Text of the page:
“Licence to govern”. And a path ahead

Occasional article on the budget for the Otago Daily Times 17 May 2018

A government’s first budget sets its tone and path. The title is “Foundations for the Future” and Jacinda Ardern has billed it as “transformative”. Grand words. Does the budget live up to them?

Union and Labour party critics, some highly placed, say it is “too orthodox” to generate the “transformation of our society and economy” Grant Robertson trumpeted to the media in the pre-release budget lockup.

Their point: spending hovers around 28% of GDP, where Bill English got it to. Why not 30%? Government net debt is down to 21%, far below other advanced economies’.

The National party has joined in with accusations that phasing brightline promises like doctors’ visit subsidies and more police are “broken promises”.

Out of the other side of National’s mouth finance spokesperson Amy Adams has in effect attacked Robertson’s left critics by alleging his slower net debt track down to 20% of GDP (2022 instead of 2020) will burden future generations.

Robertson in the media lockup: fiscal discipline is something ministers “owe to future generations”.

The discipline is in the “fiscal responsibility rules” agreed with the Greens in March 2017 to tell business and other doubters they would be careful, creditable and creditworthy. If Robertson is to get the more “productive” economy he wants he needs business to keep investing and hiring.

A senior minister phrases this as “a licence to govern”. That “licence” also needs the three coalition partners lined up. Ardern insists ministers negotiated full consensus on the whole budget.

Recently — and in the budget — Robertson has added another reason to be “prudent”: to weather shocks like earthquakes or global political or economic convulsions such as those which skewed English’s early budgets.

In fact, Robertson has one already: the mycoplasma bovis cow epidemic, costed at $85 million so far but maybe many times that.

The International Monetary Fund last month worried that global debt tripled between 2001 and 2016 to a record $US164 trillion and is 40% higher than 10 years ago. Others point to a rapid rise in “shadow banking” and corporate debt.

Here household debt is a towering 168% of disposable income.

A big shock would require higher spending (cash for those who lose jobs or worse) from lower revenue and so more borrowing. If interest rates also rose, that would bump fiscal costs and hit stretched mortgage-holders. So, Robertson says in the budget, the fiscal trajectory must not put pressure on monetary policy.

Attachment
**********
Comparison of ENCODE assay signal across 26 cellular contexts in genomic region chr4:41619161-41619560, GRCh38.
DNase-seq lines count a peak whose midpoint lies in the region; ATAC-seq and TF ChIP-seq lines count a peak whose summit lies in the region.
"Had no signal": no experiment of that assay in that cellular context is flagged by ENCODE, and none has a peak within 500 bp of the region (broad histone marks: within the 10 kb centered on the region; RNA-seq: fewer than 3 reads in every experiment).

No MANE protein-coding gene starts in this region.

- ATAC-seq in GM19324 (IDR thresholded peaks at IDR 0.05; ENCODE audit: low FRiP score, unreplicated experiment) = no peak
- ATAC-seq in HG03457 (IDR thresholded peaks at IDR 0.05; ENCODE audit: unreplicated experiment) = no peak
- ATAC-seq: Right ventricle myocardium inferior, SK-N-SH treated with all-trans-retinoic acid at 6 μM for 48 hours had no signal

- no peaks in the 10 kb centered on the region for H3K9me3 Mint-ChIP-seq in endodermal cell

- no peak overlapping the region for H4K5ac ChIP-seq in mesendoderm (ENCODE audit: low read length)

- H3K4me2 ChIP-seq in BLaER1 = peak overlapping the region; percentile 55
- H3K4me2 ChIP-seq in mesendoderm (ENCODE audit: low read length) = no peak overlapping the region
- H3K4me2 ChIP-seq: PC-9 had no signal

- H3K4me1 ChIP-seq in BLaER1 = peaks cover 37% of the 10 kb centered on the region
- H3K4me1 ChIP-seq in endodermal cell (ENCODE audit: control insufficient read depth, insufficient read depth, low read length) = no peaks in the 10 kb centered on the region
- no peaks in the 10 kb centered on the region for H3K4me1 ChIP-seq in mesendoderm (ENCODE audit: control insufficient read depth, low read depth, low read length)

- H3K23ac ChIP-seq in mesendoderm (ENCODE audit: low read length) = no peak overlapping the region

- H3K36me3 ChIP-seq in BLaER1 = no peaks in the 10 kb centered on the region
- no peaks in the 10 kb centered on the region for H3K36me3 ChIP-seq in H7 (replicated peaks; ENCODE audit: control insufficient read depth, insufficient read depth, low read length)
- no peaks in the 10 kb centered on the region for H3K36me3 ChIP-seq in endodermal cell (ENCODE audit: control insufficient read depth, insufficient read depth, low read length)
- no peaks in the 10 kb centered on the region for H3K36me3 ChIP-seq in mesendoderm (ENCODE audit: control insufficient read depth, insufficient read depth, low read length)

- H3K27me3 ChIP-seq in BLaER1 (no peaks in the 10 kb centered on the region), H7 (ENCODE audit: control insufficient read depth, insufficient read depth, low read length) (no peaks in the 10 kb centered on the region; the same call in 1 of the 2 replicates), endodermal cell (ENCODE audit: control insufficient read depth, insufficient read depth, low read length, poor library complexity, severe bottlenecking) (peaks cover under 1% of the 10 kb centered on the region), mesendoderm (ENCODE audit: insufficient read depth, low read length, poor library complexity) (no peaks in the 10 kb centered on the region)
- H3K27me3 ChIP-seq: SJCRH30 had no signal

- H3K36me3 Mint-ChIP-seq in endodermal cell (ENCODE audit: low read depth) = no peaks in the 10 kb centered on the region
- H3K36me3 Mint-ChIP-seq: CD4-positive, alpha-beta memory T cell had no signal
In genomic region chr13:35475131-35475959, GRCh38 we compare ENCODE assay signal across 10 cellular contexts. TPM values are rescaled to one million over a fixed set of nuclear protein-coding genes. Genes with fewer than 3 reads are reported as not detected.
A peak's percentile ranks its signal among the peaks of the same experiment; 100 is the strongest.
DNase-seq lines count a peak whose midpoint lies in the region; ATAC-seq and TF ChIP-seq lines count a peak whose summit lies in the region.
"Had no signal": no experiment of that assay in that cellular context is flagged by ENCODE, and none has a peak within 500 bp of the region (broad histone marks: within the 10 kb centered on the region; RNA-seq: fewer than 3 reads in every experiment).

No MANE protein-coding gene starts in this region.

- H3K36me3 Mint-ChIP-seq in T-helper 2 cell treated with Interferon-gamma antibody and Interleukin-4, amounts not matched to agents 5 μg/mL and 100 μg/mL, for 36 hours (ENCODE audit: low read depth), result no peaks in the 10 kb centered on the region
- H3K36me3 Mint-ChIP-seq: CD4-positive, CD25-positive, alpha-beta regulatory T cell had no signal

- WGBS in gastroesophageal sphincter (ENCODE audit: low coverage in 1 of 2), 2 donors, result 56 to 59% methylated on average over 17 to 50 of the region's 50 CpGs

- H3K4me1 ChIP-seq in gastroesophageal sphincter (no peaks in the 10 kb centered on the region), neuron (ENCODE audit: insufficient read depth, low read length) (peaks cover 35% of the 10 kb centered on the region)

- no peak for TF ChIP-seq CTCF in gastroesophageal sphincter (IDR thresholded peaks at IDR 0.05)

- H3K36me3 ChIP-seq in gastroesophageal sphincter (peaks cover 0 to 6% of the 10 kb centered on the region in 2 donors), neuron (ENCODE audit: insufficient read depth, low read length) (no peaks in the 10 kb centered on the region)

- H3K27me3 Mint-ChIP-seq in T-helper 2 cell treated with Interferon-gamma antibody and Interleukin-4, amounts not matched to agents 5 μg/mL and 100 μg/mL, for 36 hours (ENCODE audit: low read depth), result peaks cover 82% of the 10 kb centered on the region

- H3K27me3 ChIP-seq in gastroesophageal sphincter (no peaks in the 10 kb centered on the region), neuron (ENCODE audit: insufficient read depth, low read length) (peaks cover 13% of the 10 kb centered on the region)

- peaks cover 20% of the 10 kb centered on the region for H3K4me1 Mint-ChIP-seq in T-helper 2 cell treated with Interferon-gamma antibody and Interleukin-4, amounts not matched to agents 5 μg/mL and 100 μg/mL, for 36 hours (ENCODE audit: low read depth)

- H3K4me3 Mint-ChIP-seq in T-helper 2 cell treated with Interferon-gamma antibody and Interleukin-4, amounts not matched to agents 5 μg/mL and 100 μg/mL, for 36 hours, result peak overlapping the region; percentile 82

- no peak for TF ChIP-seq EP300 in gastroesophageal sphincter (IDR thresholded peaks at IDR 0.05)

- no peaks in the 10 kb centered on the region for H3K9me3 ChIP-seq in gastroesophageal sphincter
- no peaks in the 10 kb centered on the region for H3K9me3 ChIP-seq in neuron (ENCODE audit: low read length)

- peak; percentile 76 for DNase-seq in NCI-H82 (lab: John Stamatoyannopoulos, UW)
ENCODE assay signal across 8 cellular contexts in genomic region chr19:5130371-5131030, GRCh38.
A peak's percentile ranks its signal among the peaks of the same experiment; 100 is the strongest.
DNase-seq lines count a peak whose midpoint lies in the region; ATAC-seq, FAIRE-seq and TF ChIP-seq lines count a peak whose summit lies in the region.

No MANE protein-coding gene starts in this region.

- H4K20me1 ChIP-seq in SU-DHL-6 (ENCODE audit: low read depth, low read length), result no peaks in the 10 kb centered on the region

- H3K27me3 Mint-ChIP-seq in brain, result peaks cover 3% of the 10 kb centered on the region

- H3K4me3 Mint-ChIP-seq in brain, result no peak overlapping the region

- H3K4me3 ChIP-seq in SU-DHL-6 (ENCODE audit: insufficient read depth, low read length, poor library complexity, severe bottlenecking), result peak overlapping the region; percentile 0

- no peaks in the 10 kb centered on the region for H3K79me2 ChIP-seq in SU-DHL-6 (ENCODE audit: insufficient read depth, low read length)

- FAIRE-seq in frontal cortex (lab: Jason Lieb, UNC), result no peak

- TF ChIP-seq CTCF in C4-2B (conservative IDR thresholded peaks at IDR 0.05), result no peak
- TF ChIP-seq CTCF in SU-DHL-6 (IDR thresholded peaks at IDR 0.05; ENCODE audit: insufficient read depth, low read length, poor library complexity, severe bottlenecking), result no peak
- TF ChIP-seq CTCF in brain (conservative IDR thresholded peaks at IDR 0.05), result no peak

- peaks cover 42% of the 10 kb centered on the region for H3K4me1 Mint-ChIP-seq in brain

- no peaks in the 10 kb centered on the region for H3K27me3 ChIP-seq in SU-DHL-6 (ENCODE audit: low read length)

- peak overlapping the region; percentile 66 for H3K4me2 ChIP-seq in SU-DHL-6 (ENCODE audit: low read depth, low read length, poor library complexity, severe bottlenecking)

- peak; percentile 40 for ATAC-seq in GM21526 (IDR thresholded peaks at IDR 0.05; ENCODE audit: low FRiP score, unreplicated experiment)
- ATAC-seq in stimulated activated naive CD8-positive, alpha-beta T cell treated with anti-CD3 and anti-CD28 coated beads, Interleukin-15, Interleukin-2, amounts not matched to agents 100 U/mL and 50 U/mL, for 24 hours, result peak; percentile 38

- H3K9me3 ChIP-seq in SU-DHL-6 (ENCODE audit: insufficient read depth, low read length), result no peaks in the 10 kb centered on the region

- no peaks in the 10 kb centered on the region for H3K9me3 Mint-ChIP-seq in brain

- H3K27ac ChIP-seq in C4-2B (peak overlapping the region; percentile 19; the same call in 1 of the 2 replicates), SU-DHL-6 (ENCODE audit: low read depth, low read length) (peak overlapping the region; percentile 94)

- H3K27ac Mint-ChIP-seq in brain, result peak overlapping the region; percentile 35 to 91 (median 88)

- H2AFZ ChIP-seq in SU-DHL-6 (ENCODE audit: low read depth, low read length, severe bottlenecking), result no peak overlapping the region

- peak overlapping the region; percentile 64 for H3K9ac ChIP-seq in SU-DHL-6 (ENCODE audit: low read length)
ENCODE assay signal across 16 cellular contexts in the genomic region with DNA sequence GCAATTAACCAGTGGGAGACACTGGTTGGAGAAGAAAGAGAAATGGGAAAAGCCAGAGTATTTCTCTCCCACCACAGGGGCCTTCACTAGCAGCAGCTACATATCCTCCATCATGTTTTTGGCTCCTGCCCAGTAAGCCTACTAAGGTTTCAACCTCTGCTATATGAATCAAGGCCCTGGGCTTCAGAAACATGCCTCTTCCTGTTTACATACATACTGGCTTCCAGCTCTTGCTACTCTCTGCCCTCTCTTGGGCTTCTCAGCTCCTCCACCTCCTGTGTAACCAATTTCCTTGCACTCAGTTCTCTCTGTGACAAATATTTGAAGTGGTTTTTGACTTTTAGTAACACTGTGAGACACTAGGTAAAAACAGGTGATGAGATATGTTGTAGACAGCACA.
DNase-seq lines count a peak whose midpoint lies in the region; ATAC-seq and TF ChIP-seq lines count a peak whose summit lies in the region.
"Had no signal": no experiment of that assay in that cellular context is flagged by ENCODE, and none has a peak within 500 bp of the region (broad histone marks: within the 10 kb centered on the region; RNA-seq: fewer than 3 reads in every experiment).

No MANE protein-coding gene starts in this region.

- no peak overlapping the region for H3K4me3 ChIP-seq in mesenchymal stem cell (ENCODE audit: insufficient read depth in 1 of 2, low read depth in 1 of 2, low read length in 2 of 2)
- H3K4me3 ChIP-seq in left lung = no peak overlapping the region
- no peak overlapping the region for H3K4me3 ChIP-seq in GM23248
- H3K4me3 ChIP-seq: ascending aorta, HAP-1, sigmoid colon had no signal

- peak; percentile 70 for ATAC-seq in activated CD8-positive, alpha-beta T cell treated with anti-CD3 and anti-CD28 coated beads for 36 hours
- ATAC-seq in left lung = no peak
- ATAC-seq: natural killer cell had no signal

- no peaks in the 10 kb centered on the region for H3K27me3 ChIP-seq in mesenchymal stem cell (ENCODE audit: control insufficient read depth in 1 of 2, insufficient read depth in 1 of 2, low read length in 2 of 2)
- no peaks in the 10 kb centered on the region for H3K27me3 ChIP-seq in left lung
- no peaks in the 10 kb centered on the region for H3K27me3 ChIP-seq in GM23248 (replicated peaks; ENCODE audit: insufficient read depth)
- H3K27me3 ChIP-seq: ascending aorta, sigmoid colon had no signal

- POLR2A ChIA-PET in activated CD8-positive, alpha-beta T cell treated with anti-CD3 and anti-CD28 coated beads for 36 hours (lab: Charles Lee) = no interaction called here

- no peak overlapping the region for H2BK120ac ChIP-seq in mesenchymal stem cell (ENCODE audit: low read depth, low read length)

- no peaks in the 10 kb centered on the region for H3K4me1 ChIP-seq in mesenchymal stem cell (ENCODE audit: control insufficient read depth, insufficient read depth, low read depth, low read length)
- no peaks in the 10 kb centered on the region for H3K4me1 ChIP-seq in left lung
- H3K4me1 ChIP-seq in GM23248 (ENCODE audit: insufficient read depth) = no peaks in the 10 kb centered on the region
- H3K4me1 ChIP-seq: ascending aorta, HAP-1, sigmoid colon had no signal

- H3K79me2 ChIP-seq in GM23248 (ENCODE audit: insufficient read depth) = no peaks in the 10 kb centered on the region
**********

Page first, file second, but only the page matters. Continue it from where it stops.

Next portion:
The “licence to govern” also directs the government to what Ardern calls “pragmatic idealism”: a “just transition” to the different economy, not a radical upheaval like that of the 1980s which split the Labour party three ways.

In this budget there is more pragmatism than transition. The great bulk of the additional spending financed by cutting National’s tax cuts and stronger revenue over the past six month is committed to plugging operational and infrastructure holes ministers say they have found in health, education, housing, other social assistance, foreign affairs capability and defence.

Even in environment and climate change policy the budget’s tone is more making up for what National didn’t do than bold new steps into a green future, though there is James Shaw’s $100 million green investment fund and preliminary work on a climate commission and more can be expected in future budgets.

Likewise, the tax working group has yet to demonstrate it will do a first-principles review that at times in opposition Robertson seemed to edge towards. Likewise, his “future of work forum” with Business New Zealand and the Council of Trade Unions has a big, long job ahead if it is to truly prepare for the 2020s different work environment.

And the budget’s trumpeted research and development 2027 ambition of 2% of GDP (including business investment) will still leave New Zealand below the 2.38% OECD average and far below five of the six small advanced economies New Zealand compares itself with. Will that “future-proof the economy”, as Robertson claims in the budget?

So is this “Foundations for the Future” budget just foundations or does it chart a forward a path?

Yes, if you look hard, on page 8 of its fiscal strategy report. That points towards a “wellbeing” budget in 2019. Behind-scenes the Treasury is hard at work on this.

The idea is a range of indicators reaching across portfolios, monitored by cabinet committees, measuring if natural, social and human capital are rising or falling and so account in future budgets not just for economic output but for how well the environment and people’s lives are.

Ardern has taken one small step with her child poverty reduction target in the Public Finance Act. But it is a long path, probably stretching well into a second term, if she can get one.

One budget does not a government make.